Eating the Elephant

An Elephant yesterday. Best eaten a bit at a time. (Image: Wikimedia Commons - click for credit)

An Elephant yesterday. Best eaten a bit at a time. (Image: Wikimedia Commons - click for credit)

Shorter version: Often, the minor technical obstacles mask a wider small-p political obstructionism to the promotion of a more interactive form of government.

Having written this post about the small obstacles to open e-gov a few weeks ago, Tim Davies got such a comprehensive response in his comments thread that he’s rolled them out into a wiki.

The idea that there are ’50 small hurdles’ is a very powerful one – it enables those who want to move small mountains to understand that it can be done in the same way that an Elephant can be eaten: A bit at a time.

I think that Tim has missed an important one out, but I’m reluctant to break the symmetry and tidiness of the ’50’ number. It’s an important one though, and probably a bit less straightforward than the obstacles that Tim has identified, so the omission is understandable:

Promoting interactivity between local government and citizens is a thorny one. It presents a huge amount of potential for disruption. Nominally, under our political settlement, elected councillors are the ones that formally do policy. Continue reading


New rules on local government publicity?

If ever a review were overdue, it’s the one that Hazel Blears has just announced (though it was heavily trailed in the Communities in Control’ White Paper) into the rules that determine what publicity councils can and can’t do.

I’ve visited approximately 100 local authorities in the UK, trying to persuade councils to help councillors take their first steps in using interactive tools. Usually, the project I’ve been promoting is one where Councillors are provided with a very simple, easy-to-manage personal website that they can use to post their own news stories, a personal profile, and any information that they see fit online.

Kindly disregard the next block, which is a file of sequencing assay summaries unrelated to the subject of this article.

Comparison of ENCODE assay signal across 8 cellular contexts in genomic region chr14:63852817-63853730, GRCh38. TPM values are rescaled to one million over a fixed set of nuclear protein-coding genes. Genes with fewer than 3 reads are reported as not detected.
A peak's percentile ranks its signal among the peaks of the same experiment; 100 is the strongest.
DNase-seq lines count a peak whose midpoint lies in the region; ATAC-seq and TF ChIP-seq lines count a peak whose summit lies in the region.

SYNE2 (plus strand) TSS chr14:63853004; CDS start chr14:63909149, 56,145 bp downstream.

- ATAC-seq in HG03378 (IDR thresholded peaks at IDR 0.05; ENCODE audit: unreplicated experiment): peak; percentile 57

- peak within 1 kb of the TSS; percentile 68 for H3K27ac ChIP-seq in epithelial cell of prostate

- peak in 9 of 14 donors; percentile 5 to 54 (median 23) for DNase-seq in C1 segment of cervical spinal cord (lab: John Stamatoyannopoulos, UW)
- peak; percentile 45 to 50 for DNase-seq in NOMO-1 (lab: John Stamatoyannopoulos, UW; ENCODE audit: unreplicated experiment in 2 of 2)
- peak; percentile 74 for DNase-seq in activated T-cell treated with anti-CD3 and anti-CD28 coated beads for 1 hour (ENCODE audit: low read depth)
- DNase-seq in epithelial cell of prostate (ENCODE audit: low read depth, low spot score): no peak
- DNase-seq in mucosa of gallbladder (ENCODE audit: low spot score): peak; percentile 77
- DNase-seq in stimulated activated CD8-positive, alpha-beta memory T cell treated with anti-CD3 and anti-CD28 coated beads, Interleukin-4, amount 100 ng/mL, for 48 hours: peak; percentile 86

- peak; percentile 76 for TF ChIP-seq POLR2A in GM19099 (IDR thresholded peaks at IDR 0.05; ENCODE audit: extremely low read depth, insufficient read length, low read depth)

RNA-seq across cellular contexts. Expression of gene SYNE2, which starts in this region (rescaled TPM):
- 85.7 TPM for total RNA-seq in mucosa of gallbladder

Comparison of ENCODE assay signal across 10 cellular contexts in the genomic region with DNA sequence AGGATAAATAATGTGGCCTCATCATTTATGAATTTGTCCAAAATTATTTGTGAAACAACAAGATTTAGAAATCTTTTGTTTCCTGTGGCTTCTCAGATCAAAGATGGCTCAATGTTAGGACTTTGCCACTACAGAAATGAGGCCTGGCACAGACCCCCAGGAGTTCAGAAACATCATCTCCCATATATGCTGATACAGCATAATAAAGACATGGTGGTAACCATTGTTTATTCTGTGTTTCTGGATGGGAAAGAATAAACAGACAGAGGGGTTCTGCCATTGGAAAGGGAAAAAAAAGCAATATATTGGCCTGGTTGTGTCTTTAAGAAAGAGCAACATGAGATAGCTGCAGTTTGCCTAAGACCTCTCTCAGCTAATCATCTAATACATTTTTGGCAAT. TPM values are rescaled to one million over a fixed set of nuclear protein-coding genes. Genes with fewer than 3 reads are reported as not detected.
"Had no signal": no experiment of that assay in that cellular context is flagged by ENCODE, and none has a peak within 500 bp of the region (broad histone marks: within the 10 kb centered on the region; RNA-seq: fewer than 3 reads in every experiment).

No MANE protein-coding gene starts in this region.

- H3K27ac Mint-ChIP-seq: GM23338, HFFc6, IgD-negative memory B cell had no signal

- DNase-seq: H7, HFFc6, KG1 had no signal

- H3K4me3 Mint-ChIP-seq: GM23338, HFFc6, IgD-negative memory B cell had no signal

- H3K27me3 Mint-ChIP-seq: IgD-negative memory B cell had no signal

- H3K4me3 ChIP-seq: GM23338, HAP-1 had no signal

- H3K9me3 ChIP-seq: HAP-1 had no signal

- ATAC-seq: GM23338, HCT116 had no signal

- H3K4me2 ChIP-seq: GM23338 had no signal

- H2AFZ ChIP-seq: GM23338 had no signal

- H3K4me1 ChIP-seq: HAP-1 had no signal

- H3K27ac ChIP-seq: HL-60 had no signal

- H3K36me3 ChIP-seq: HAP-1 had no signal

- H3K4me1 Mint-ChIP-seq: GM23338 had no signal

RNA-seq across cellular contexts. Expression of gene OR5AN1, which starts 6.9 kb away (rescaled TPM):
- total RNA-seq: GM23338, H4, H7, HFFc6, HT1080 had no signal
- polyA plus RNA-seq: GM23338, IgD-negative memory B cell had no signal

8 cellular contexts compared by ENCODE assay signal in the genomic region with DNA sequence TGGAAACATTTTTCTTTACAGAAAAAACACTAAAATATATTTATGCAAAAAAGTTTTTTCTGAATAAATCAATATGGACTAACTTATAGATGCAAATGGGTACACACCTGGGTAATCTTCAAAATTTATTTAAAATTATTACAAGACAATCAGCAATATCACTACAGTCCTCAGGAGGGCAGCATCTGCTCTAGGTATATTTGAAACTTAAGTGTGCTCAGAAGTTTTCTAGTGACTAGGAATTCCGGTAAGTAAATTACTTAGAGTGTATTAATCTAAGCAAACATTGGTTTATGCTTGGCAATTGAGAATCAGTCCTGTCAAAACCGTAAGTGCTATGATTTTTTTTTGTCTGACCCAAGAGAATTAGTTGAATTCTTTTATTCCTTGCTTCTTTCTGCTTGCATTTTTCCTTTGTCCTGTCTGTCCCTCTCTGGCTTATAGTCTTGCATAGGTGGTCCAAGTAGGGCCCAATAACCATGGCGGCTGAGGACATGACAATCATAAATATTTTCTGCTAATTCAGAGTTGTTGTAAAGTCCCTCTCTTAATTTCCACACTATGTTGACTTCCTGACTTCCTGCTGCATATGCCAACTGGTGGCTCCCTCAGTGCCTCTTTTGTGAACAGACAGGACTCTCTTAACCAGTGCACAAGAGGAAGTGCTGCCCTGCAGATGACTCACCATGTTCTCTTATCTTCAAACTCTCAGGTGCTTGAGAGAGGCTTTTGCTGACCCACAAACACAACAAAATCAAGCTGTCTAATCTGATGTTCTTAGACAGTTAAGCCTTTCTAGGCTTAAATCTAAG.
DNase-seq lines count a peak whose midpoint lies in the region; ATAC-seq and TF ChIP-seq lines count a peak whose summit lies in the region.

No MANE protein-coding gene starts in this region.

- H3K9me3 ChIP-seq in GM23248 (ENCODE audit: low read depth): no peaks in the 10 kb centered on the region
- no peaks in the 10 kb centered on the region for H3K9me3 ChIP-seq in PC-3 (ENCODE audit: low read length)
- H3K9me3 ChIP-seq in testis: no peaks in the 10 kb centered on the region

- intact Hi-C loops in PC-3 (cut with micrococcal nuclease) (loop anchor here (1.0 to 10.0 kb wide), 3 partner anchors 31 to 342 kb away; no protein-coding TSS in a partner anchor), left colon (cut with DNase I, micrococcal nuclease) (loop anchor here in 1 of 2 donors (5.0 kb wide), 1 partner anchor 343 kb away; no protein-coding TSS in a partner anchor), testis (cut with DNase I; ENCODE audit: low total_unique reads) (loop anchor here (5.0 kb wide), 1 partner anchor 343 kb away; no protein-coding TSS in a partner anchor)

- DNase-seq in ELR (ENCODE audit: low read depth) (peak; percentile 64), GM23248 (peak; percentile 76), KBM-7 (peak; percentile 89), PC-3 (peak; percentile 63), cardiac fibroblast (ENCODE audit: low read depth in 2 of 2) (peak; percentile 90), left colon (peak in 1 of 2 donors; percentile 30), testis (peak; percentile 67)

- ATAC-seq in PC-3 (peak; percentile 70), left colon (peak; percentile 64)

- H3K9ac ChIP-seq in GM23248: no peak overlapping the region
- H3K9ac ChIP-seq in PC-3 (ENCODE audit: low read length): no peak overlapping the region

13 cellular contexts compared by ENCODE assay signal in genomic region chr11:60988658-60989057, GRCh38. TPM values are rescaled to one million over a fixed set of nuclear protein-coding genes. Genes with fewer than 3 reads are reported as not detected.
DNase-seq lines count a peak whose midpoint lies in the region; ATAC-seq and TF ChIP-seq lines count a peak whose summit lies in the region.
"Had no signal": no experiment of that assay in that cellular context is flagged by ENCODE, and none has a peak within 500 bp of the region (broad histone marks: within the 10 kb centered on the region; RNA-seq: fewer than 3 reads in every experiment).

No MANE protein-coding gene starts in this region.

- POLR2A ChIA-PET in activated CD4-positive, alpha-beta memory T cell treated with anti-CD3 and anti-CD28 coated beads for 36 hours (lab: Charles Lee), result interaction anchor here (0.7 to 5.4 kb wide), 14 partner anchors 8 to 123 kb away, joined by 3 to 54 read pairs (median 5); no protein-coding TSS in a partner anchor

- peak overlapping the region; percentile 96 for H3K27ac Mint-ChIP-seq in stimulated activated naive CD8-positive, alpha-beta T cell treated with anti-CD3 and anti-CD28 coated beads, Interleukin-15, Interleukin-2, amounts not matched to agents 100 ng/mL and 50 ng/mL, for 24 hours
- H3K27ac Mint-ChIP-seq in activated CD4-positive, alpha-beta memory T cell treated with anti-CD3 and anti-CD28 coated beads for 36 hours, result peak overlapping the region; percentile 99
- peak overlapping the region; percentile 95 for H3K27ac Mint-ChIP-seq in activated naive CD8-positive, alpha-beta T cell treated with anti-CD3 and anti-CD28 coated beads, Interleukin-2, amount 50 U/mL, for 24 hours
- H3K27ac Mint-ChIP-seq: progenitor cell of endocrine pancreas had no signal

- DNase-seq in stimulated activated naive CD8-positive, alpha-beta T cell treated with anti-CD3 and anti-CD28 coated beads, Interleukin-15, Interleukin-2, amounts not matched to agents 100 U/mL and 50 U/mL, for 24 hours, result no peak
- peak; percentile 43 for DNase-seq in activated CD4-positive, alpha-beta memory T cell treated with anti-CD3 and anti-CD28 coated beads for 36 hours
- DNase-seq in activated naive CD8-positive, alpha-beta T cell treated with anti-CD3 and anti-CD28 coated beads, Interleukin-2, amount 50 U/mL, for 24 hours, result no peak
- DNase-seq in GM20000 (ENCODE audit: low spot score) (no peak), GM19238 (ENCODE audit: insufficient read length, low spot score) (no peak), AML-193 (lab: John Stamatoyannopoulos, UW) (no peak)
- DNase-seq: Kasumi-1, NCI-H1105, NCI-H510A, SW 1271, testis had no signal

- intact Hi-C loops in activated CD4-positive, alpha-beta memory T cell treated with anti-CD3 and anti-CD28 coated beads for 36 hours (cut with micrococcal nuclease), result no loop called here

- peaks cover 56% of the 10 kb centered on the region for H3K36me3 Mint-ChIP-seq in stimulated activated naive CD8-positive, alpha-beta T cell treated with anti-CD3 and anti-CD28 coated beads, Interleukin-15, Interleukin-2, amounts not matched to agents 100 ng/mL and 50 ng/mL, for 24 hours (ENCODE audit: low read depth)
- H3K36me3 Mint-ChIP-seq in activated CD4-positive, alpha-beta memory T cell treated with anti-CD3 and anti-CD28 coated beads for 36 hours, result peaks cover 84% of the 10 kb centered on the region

In the vast majority of cases, local government officers have ruled this out (no matter how keen the councillors often are) on the grounds that their interpretation of the rules on political communication would mean that doing this would place the council at some unspecified legal risk.

It is often tempting to speculate that this is less about legal probity than about control of information (after all, opposition councillors are under no obligation to echo the positive messages of the ruling group), though often the perceived burden of monitoring councillors’ online activity is held up as a reason not to support councillors in such an activity.

Perhaps more than any other vocational group in the UK, councillors need to be encouraged to interact more effectively than they do. They have few communications or research resources at their disposal. They are usually part-time and they often have little or no experience using even the most basic modern communications tools.

I hope that Hazel Blears looks at more than just the rules though. Local government needs more than just a tinkering with the restrictions, because in local government, such restrictions are often eagerly anticipated and grasped with both hands. The assumption that really needs questioning is the one where the idea that a provision of online help necessarily amounts to the same thing as providing councillors with a political advantage.